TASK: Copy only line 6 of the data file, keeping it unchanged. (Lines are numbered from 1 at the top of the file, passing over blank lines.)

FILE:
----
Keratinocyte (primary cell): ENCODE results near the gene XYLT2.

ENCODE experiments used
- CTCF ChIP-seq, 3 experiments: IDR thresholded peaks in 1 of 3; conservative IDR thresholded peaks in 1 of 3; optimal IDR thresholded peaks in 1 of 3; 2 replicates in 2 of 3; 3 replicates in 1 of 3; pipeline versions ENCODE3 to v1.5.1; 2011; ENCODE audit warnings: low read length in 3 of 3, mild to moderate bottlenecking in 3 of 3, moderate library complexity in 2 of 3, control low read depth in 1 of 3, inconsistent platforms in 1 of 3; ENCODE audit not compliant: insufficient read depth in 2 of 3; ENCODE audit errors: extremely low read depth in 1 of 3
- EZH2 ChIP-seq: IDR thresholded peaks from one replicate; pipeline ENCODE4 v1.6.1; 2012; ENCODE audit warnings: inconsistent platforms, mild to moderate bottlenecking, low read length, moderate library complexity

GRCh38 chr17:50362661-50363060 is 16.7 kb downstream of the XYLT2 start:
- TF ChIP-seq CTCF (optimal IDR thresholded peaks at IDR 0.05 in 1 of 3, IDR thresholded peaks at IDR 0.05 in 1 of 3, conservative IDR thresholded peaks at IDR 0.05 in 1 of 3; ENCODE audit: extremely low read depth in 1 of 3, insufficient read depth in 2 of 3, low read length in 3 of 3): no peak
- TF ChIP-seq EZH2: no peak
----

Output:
- TF ChIP-seq CTCF (optimal IDR thresholded peaks at IDR 0.05 in 1 of 3, IDR thresholded peaks at IDR 0.05 in 1 of 3, conservative IDR thresholded peaks at IDR 0.05 in 1 of 3; ENCODE audit: extremely low read depth in 1 of 3, insufficient read depth in 2 of 3, low read length in 3 of 3): no peak